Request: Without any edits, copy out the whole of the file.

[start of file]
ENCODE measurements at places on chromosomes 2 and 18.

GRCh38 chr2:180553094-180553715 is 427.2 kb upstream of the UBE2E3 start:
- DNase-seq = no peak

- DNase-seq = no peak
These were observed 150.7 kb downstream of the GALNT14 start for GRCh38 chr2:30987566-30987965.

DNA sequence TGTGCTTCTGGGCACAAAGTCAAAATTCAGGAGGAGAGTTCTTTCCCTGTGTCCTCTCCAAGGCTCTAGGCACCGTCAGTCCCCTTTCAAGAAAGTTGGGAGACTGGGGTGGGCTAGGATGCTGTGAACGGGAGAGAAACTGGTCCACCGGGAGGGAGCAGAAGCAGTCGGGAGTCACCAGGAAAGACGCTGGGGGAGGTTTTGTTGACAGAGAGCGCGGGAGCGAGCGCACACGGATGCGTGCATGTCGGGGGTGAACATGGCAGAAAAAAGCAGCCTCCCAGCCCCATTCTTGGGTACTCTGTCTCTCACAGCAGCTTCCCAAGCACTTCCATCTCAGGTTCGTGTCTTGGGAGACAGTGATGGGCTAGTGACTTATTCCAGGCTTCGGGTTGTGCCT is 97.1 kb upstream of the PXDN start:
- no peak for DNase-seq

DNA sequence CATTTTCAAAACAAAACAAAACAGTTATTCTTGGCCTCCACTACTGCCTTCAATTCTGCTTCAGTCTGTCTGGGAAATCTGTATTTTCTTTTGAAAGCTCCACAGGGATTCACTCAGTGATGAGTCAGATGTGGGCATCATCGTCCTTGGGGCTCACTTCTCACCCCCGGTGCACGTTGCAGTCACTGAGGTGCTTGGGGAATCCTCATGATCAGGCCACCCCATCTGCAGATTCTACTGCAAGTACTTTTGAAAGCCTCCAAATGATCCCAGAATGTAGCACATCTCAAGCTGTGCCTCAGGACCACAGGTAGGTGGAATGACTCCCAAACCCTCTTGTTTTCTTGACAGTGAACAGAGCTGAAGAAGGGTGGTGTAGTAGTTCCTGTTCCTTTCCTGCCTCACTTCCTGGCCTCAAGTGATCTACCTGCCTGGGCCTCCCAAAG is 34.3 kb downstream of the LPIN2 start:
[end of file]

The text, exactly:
ENCODE measurements at places on chromosomes 2 and 18.

GRCh38 chr2:180553094-180553715 is 427.2 kb upstream of the UBE2E3 start:
- DNase-seq = no peak

- DNase-seq = no peak
These were observed 150.7 kb downstream of the GALNT14 start for GRCh38 chr2:30987566-30987965.

DNA sequence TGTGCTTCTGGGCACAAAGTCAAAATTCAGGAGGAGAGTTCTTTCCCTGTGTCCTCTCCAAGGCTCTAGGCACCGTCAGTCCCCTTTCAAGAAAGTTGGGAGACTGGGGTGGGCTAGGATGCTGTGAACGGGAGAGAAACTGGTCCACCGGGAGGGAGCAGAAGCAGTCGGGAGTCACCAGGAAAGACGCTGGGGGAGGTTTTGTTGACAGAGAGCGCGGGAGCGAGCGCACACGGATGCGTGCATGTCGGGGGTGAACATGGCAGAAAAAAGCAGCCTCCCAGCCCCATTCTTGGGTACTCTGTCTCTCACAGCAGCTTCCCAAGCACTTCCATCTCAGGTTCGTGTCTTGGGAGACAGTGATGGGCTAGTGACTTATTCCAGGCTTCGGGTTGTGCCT is 97.1 kb upstream of the PXDN start:
- no peak for DNase-seq

DNA sequence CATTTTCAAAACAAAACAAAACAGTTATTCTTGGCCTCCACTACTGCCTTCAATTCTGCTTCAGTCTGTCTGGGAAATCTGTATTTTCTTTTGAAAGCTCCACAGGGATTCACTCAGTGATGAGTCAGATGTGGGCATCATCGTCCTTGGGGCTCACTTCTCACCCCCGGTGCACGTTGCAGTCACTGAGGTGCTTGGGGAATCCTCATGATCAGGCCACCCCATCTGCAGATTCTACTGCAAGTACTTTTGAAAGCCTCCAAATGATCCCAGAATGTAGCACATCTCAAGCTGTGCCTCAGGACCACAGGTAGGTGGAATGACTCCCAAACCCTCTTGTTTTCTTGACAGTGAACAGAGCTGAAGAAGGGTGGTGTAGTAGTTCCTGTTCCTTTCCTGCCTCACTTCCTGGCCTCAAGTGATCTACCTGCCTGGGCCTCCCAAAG is 34.3 kb downstream of the LPIN2 start: